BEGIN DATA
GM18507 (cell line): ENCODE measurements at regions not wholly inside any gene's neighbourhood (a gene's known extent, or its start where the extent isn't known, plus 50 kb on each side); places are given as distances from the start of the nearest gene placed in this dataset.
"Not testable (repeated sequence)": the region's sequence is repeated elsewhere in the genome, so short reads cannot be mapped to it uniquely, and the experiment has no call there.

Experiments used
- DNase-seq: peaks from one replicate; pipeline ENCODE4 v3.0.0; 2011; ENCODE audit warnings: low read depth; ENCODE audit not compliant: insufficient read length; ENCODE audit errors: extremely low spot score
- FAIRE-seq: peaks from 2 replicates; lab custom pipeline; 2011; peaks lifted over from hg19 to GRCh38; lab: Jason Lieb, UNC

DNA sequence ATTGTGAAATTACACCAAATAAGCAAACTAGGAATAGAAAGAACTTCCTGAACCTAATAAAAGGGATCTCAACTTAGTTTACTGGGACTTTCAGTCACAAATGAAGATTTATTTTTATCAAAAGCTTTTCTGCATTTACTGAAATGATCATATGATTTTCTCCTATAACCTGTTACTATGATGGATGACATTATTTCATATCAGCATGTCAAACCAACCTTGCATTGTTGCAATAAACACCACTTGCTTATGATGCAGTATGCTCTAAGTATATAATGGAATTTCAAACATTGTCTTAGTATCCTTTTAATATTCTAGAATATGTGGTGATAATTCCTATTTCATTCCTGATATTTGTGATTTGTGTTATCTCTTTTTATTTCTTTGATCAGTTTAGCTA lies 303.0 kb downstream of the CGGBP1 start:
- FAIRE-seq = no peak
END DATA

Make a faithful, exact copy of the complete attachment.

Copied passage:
GM18507 (cell line): ENCODE measurements at regions not wholly inside any gene's neighbourhood (a gene's known extent, or its start where the extent isn't known, plus 50 kb on each side); places are given as distances from the start of the nearest gene placed in this dataset.
"Not testable (repeated sequence)": the region's sequence is repeated elsewhere in the genome, so short reads cannot be mapped to it uniquely, and the experiment has no call there.

Experiments used
- DNase-seq: peaks from one replicate; pipeline ENCODE4 v3.0.0; 2011; ENCODE audit warnings: low read depth; ENCODE audit not compliant: insufficient read length; ENCODE audit errors: extremely low spot score
- FAIRE-seq: peaks from 2 replicates; lab custom pipeline; 2011; peaks lifted over from hg19 to GRCh38; lab: Jason Lieb, UNC

DNA sequence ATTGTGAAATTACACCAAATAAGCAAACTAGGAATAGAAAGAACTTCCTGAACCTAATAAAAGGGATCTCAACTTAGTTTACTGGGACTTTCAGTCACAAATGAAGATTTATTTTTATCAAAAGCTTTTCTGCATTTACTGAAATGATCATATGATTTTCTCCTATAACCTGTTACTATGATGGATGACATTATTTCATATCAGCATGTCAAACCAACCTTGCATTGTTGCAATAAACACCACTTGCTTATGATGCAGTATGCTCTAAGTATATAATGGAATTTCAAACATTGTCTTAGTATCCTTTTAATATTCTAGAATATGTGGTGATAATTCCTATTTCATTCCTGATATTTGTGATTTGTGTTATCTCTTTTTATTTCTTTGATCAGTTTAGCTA lies 303.0 kb downstream of the CGGBP1 start:
- FAIRE-seq = no peak